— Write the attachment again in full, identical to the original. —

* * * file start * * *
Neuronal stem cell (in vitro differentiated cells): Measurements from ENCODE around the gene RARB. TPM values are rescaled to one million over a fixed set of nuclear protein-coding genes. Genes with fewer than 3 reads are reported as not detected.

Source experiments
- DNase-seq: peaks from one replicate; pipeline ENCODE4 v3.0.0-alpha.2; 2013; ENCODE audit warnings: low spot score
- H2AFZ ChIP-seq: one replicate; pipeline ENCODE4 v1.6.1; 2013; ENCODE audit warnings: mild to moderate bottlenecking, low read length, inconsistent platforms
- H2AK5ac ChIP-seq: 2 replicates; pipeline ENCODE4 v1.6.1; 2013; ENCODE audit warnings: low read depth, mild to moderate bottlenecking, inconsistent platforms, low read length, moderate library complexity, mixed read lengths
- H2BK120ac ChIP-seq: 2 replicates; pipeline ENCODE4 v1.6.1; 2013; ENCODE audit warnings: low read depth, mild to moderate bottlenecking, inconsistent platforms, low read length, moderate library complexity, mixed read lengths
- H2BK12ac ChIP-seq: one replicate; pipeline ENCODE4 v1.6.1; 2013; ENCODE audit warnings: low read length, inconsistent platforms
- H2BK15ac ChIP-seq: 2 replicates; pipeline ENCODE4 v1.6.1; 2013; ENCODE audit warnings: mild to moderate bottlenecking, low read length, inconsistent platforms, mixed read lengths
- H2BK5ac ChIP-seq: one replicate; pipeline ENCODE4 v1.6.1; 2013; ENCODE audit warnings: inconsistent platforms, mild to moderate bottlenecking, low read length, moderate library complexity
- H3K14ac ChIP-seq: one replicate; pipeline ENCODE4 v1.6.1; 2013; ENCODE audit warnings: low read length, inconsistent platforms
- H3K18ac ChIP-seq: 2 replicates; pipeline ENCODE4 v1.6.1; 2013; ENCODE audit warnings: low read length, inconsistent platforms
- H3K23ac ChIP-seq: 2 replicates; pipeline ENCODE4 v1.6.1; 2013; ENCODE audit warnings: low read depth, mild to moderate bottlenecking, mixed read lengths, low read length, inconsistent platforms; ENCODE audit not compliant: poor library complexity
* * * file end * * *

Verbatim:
Neuronal stem cell (in vitro differentiated cells): Measurements from ENCODE around the gene RARB. TPM values are rescaled to one million over a fixed set of nuclear protein-coding genes. Genes with fewer than 3 reads are reported as not detected.

Source experiments
- DNase-seq: peaks from one replicate; pipeline ENCODE4 v3.0.0-alpha.2; 2013; ENCODE audit warnings: low spot score
- H2AFZ ChIP-seq: one replicate; pipeline ENCODE4 v1.6.1; 2013; ENCODE audit warnings: mild to moderate bottlenecking, low read length, inconsistent platforms
- H2AK5ac ChIP-seq: 2 replicates; pipeline ENCODE4 v1.6.1; 2013; ENCODE audit warnings: low read depth, mild to moderate bottlenecking, inconsistent platforms, low read length, moderate library complexity, mixed read lengths
- H2BK120ac ChIP-seq: 2 replicates; pipeline ENCODE4 v1.6.1; 2013; ENCODE audit warnings: low read depth, mild to moderate bottlenecking, inconsistent platforms, low read length, moderate library complexity, mixed read lengths
- H2BK12ac ChIP-seq: one replicate; pipeline ENCODE4 v1.6.1; 2013; ENCODE audit warnings: low read length, inconsistent platforms
- H2BK15ac ChIP-seq: 2 replicates; pipeline ENCODE4 v1.6.1; 2013; ENCODE audit warnings: mild to moderate bottlenecking, low read length, inconsistent platforms, mixed read lengths
- H2BK5ac ChIP-seq: one replicate; pipeline ENCODE4 v1.6.1; 2013; ENCODE audit warnings: inconsistent platforms, mild to moderate bottlenecking, low read length, moderate library complexity
- H3K14ac ChIP-seq: one replicate; pipeline ENCODE4 v1.6.1; 2013; ENCODE audit warnings: low read length, inconsistent platforms
- H3K18ac ChIP-seq: 2 replicates; pipeline ENCODE4 v1.6.1; 2013; ENCODE audit warnings: low read length, inconsistent platforms
- H3K23ac ChIP-seq: 2 replicates; pipeline ENCODE4 v1.6.1; 2013; ENCODE audit warnings: low read depth, mild to moderate bottlenecking, mixed read lengths, low read length, inconsistent platforms; ENCODE audit not compliant: poor library complexity